Wednesday, 1 November 2017

Khyber Pakhtunkhwa’s Electoral Landscape: Some Lessons from NA4 By-Elections

By Yasir Khan
With next general elections less than a year away and the current uncertain political landscape, recent by-election in NA4 took extra significance. The ruling PTI wanted to prove that its model of governance can payoff electorally. The opposition, on the other hand wanted to show that voters can see through the careful marketing strategy of PTI and do not believe it has delivered during the last four years.
The two main ruling parties, PTI in the provincial government and PML-N in the federal, pulled every trick of patronage based politics to extract support from the voters. The PML-N candidate, flanked by the powerful Advisor to the Prime Minister, had the upper hand in dolling out the goodies in the form household gas connections and restoration of electricity to the area. While the provincial departments settled for solar powered systems and promising rehabilitation of sewers and streets.
In the end the result was predictable but instructive of the new political landscape of Peshawar valley and maybe Khyber Pakhtunkhwa. The PTI candidate, Arbab Amir Ayub, comfortably secured the most number of votes that are almost 20,000 more than the runner up candidate, Khushdil Khan of ANP and Nasir Khan Mosazai of PML-(N) who secured the third position.

Nevertheless distribution of votes and party standing compared to the 2013 elections are instructive. First, Nasir Khan Mosazai improved his vote collection over that of 2013. However this should not be a cause of any disillusion in the ranks of PML-N. The party’s effort to get support from JUIF did not benefit him in any way. The marginal increase in votes is probably more the works of delicate patronage based politics than extra voters coming out because JUI-F or PML-N appealed to them in any way.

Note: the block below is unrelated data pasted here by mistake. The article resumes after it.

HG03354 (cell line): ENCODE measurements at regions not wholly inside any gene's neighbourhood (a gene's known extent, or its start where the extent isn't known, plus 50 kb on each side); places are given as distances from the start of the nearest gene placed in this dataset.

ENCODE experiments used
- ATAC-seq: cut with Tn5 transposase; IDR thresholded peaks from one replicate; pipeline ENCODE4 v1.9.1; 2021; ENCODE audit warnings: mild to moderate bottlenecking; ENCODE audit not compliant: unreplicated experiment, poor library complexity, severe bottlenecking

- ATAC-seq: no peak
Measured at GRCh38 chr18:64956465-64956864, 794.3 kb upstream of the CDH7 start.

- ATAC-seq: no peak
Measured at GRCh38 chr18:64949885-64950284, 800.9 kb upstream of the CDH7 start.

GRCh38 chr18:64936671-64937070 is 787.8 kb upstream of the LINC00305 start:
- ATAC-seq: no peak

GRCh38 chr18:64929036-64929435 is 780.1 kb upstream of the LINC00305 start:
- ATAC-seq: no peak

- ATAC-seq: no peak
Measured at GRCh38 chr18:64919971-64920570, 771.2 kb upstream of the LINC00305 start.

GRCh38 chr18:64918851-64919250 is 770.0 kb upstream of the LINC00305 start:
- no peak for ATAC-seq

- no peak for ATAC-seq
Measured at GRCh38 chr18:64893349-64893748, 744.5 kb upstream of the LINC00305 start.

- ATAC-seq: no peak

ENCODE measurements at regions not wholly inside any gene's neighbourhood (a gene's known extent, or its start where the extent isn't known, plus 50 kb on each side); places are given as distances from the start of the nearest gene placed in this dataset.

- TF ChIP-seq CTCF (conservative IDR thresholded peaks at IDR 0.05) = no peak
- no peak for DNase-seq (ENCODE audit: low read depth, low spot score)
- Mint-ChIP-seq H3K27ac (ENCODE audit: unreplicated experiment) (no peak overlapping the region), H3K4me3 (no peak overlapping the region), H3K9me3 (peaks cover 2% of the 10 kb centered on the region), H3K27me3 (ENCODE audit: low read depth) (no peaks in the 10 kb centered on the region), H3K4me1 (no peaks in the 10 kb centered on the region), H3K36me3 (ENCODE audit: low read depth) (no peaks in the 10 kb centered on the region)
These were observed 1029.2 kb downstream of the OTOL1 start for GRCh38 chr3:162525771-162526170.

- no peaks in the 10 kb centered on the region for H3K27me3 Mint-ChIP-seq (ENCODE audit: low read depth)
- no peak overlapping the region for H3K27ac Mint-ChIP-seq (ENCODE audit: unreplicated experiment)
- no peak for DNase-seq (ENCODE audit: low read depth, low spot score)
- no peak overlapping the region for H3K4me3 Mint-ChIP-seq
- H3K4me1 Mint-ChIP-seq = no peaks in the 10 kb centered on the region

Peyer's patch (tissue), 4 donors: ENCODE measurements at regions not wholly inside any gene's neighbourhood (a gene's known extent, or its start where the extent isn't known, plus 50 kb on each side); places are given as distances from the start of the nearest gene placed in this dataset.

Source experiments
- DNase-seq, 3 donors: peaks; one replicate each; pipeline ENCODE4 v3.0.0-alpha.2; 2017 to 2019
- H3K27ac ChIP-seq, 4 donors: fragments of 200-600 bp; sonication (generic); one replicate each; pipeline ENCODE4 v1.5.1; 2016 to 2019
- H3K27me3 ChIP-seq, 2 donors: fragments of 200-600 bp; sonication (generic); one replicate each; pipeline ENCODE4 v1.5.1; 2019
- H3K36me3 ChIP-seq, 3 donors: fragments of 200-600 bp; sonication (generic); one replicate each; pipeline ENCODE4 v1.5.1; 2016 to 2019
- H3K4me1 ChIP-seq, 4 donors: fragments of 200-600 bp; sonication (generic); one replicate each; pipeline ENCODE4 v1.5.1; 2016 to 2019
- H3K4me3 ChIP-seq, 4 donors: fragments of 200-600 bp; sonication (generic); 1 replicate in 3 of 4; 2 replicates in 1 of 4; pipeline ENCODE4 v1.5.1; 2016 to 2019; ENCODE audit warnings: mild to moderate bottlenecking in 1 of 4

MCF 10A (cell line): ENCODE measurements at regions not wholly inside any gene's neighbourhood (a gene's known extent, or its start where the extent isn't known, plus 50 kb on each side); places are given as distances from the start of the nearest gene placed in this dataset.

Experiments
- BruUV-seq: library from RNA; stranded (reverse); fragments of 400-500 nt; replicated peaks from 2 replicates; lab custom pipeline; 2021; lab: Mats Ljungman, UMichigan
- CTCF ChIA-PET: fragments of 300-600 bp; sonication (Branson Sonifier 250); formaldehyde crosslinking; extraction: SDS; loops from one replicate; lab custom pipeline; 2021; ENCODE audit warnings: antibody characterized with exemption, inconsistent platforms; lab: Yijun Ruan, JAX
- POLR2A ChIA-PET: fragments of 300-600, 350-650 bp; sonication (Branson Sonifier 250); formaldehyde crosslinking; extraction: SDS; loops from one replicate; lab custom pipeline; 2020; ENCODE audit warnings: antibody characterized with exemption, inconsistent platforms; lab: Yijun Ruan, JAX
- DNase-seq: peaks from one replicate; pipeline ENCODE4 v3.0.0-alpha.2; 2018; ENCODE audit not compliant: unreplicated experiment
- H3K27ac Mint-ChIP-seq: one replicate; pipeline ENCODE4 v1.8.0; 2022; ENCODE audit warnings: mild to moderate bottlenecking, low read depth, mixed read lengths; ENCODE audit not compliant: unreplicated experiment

ANP on the other hand has a lot to take from this election, both promising and concerning. The party’s goal of improving on its dismal show in 2013 election and posing a serious threat to PTI suffered a blow with the defection of Arbab Amir to PTI early this year. In this back drop, the veteran Khushdil Khan’s performance must have been heartening for the party and its battered support. However therein lies the party’s problem. It has clearly not been able to broaden its appeal wide enough to pose a serious challenge to PTI. It relies on targeting PTI’s leadership but does not offer a viable alternative to the current government. This means the support is stagnant, and probably short of a miracle they will at most be the runner up in other similar elections.

PTI on the other hand appears to have solidified its support into a core that seems formidable. This election is an indication that the party’s core workers are willing to come out in support of the party irrespective of any noise the opposition makes about their leadership and performance. They believe the message from party leadership whole heartedly and are willing to overlook the continued absence of their elected representatives from constituencies to be around the party Chairman, be it in Banigala or Nathiagali. This core support may turn out to be the jiyala equivalent of the current generation, a kind of neo-jiyalas.

Another important thing about this core support is their age profile. They are young, energetic and seem to have committed to the party ideology. Exit polls by non-partisan Center for Peace and Development Initiatives (CDPI), revealed PTI has support at almost every age group. But most importantly the younger age groups, who are going to stay involved in politics far longer, are predominantly PTI supporters.

PTI also has an advantage of having a master politicians in its ranks in the form of Chief Minister Pervaiz Khattak


. While the party has unwavering support from its core voters, its elected ranks are far from unified. There are visible differences between the provincial cadres of the party on issues such as distribution of funds and next Chief Minister. These very public differences were probably one of the reason why the opposition even believed that they have a chance to dislodge PTI from NA4. But the Chief Minister, an old jiyala, successfully managed to convert these differences into an opportunity for himself. He has been on an offensive against the opposition parties, poaching their electables and filling the ranks of PTI with men who have seen the hot and cold of politics, understanding the value of compromise and politicking.

This means the opposition parties will have an uphill, probably impossible, task to dislodge PTI in the general elections if they continued with the current approach. PTI is vulnerable in the next election but only to the extent that the opposition parties understand its weakness and strengths. So far the opposition does not seem to have any clue about it.

About the Author: Yasir Khan is pursuing PhD at UC Berkeley.
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